Posted on September 9, 2020 at 2:45 PM by Sadye Scott-Hainchek
The £30,000 prize (about $38,500 US) was scheduled to come out in June but was postponed until fall.
Hamnet studies how the loss of their adolescent son marks the relationship between William Shakespeare (though he's never referred to by that name) and his wife.
It's perhaps a nod to that death — caused by plague — that inspired one judge's comments on the novel's victory.
“It expresses something profound about the human experience that seems both extraordinarily current and at the same time, enduring,” said Martha Lane Fox, the chair of judges.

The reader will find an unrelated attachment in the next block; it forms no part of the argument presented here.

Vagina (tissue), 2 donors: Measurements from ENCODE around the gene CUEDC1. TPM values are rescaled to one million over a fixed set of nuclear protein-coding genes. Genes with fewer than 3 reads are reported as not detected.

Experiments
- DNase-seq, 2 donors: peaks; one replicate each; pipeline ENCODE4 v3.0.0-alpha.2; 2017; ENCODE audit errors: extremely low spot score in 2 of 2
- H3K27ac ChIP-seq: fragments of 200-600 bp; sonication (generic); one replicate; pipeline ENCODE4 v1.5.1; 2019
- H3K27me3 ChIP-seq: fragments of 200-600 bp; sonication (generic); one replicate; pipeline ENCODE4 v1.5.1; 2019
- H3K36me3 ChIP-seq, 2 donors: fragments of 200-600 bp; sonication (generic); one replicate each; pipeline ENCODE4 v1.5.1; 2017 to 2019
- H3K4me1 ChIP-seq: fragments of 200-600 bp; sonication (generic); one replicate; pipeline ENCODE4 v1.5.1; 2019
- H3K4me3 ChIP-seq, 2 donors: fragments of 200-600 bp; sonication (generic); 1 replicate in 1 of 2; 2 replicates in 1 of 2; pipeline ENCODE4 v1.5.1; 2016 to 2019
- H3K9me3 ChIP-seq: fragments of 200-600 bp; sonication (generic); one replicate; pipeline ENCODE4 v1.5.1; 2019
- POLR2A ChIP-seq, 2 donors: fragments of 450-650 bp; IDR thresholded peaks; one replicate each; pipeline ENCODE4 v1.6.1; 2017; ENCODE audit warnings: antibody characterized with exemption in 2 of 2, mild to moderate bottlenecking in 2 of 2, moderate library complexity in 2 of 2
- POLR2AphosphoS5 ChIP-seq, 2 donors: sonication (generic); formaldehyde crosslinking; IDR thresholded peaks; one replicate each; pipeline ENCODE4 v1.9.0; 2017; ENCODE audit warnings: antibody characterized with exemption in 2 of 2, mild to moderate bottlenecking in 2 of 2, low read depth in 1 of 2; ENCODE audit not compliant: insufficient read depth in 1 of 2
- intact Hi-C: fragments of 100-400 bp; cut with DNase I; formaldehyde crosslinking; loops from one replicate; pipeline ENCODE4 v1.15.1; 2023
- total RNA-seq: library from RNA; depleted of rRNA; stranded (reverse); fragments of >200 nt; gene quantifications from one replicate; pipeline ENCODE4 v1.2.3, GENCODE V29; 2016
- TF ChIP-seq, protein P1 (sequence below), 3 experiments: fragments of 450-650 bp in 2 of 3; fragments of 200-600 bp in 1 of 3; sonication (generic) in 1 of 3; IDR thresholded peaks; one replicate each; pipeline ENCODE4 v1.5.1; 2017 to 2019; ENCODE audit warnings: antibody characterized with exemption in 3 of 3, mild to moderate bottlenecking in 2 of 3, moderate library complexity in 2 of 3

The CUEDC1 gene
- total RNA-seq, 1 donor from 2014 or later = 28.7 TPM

O'Farrell edged out literary heavyweights Hilary Mantel and Bernardine Evaristo to win the prize.
Read more about her reaction to the victory and what judges thought of her novel in the Guardian.
Categories: Today in Books